New proposed regulations on 20% QBID

The IRS recently issued proposed regulations on the 20% flow-through deduction. There is a 45-day period for people to comment, so these are not final. However, they can be relied upon until the final ones are issued, and they provide insight as to how the IRS will interpret the new laws.

Spoiler Alert: We have amazing news on how they chose to interpret the “catch all” category under “specified trades or businesses”. See below in red. This may allow you to take the 20% deduction!

Proposed Reg. 1.199A‐1 – OPERATIONAL RULES
Great examples of how to compute the 20% deduction, specifically when applying the “lesser of: (a) 20% of QBI or (b) 20% of the taxpayer’s taxable income”.

  • Note that if net QBI is positive, and at least 1 entity is a loss, the loss is allocated prorata to the other QBIs

Unfortunately, we haven’t seen any special carve‐out for guaranteed payments of a partnership or single member LLCs with no wages. If a taxpayer is over the taxable income limit and has LLC income and/or partnership flow through income where there are no W‐2 wages, we should consider switching them to an S corporation and paying out wages to the shareholder. As we previously discussed, there are several other factors to consider and the QBI deduction should not be the only factor in making this decision.

Bottom line:

  • the individual owner is over the taxable income threshold (on their personal return),
  • there are no employees of the entity, and
  • the business is not a “SSTB” and would otherwise qualify for the 20% deduction if there were wages

Proposed Reg. 1.199A‐3

Definition of QBI:

  • NOT guaranteed payments
  • Section 751 (hot assets)
  • Section 481 (change of accounting method) adjustments – but only if the adjustment arises in taxable years ending after 12/31/2017
  • Previously disallowed losses – if they are from a tax year ending 12/31/2017 or earlier, they are NOT QBI
  • NOLs – NOT QBI (some exceptions
  • In general, NONE of the following:
    • ST or LT gains/losses
    • Section 1231 gains/losses (if they end up on Schedule D). If they end up as ordinary income, they are included in QBI.
    • Interest or dividend income
    • Guaranteed payments or any amount received by partner for services rendered

Proposed Reg. 1.199A‐4

  • Aggregation rules of multiple trades/businesses

Everyone’s been waiting on this one! So far, I think everyone will be pleasantly surprised as to how a business where the “principal asset is the reputation or skill of its employees” is defined! SSTBs include any trade or business involving the performance of services in 1 or more of the below fields:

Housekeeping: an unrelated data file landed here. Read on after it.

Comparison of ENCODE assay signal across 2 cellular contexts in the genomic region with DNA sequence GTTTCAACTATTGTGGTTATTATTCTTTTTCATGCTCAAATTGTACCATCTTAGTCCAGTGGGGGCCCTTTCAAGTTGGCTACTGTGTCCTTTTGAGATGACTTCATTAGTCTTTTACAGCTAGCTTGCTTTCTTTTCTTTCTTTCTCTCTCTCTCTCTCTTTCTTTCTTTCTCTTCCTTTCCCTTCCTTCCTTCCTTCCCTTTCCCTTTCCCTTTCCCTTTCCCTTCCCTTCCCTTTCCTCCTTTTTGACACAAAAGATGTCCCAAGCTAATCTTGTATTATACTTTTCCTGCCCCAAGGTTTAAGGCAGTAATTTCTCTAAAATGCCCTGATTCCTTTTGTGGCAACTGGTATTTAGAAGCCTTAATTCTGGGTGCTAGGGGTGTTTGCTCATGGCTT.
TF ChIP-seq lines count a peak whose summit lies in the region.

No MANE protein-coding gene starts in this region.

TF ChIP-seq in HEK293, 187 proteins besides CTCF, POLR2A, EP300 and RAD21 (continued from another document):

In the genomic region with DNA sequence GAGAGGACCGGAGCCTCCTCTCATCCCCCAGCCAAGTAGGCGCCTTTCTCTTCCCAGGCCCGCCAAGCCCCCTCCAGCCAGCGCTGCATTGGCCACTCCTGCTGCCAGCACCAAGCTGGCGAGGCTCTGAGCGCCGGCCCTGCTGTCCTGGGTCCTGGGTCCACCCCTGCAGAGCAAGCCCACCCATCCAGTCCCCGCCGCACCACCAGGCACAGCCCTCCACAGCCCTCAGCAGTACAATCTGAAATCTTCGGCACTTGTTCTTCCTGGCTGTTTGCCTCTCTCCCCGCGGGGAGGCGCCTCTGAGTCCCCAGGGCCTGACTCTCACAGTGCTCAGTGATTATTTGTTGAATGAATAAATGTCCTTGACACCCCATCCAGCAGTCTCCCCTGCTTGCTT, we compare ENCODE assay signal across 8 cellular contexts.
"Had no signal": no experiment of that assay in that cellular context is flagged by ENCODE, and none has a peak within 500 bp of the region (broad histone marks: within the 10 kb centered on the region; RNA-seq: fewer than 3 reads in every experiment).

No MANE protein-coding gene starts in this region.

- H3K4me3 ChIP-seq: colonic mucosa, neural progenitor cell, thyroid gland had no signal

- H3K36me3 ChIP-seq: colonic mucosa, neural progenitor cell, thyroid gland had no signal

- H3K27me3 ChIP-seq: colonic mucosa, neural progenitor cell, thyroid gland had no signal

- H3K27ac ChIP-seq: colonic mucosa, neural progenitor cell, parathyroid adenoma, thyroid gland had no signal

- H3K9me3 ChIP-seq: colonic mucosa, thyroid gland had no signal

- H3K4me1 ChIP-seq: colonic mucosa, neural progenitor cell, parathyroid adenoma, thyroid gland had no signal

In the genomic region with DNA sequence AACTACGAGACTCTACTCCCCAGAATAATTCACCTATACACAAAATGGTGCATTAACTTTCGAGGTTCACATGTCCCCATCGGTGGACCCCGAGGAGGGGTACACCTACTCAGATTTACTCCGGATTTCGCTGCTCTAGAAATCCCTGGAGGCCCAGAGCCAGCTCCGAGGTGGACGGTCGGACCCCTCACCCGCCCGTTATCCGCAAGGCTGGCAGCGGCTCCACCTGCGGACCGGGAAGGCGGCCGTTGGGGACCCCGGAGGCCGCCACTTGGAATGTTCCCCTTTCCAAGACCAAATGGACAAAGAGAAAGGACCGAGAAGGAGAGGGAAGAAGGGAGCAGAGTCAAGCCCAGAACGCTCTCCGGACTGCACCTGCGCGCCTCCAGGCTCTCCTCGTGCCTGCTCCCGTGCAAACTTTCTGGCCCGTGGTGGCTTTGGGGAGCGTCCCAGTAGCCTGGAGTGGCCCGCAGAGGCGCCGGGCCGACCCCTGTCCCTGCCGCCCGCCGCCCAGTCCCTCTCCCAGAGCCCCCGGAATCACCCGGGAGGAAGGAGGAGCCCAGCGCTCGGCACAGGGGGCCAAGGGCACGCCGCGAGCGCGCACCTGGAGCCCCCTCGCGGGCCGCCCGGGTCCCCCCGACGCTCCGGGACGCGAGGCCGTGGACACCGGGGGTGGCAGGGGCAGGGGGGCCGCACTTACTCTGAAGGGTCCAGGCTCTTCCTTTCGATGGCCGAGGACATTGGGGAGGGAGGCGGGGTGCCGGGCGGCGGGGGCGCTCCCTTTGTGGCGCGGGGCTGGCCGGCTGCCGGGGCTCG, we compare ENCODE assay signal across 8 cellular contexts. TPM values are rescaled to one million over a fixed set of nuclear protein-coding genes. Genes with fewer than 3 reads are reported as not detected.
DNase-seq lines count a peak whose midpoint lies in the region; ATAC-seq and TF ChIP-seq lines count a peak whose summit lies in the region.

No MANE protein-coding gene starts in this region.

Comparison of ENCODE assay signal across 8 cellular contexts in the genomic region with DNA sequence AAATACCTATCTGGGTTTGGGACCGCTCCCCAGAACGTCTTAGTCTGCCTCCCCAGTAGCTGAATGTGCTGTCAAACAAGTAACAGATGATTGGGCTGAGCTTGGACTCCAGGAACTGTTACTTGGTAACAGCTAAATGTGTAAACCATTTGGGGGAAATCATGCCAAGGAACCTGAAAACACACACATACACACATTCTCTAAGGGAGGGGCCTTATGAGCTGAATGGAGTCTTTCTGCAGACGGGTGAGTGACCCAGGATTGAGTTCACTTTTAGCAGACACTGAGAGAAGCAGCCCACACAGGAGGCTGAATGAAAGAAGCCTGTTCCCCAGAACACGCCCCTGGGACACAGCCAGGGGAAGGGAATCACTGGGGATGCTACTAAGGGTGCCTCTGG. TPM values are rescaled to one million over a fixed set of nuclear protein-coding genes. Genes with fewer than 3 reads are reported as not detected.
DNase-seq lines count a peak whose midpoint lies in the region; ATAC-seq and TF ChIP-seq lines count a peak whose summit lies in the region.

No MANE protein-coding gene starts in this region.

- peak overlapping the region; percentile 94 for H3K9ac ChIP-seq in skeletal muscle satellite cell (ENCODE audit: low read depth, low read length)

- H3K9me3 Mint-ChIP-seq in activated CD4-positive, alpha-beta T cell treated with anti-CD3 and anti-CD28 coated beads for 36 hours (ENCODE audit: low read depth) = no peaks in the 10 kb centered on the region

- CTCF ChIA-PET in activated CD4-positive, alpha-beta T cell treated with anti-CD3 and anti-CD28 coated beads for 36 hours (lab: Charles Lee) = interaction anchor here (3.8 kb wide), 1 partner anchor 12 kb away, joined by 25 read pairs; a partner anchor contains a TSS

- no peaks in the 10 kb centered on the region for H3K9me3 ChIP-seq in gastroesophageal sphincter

• Health
  • Law
  • Accounting
  • Actuarial Science
  • Performing Arts
  • Consulting (providing advice and counsel)
  • Athletics
  • Financial Service
  • Brokerage Services
  • Investing & Investment Management
  • Trading
  • Dealing in Securities
  • Any trade or business where the principal asset is the reputation or skill of 1 or more of its employees or owners, defined as any of the following:
    • Receiving fees, compensation, or other income endorsing products or services
    • A business in which a person licenses or receives fees, compensation, or other income for the use of an image, likeness, name, signature, voice, trademark, or any other identifying symbol
    • Receiving fees, compensation, or other income for appearing at an event, radio, TB, or other media format.

Other items:

  • Does not include income received for performance of services as an employee (i.e. wages). Note that there are anti‐abuse rules put in place for companies that switch employees to contractors. If the worker has been switched from employee to contractor, the 1099 income is NOT considered QBI unless the taxpayer can provide there was a reason to do so & the worker is not an employee any longer.
  • A non‐STTB business that is a related party (special definition) to an SSTB will be considered an SSTB as well (think rentals to related party).

Proposed Reg. 1.199A‐6
Address 20% deduction related to trusts, PTPs, and estates. This also addresses flow through entities which may be engaged in 1 or more trades or businesses.

Other mentions:
Proposed Reg. 1.643(f)‐1
Treatment of multiple trusts

Notice 2018‐64
Specific guidance in calculating W2 wages

If you have specific questions, reach our to a ShindelRock tax professional. This is all very new information, so it will take time to interpret, but you will need to start considering whether you can structure things differently to save tax dollars. Please keep this in mind as third-quarter tax projections are coming up soon!

Lastly, the IRS has posted some FAQs: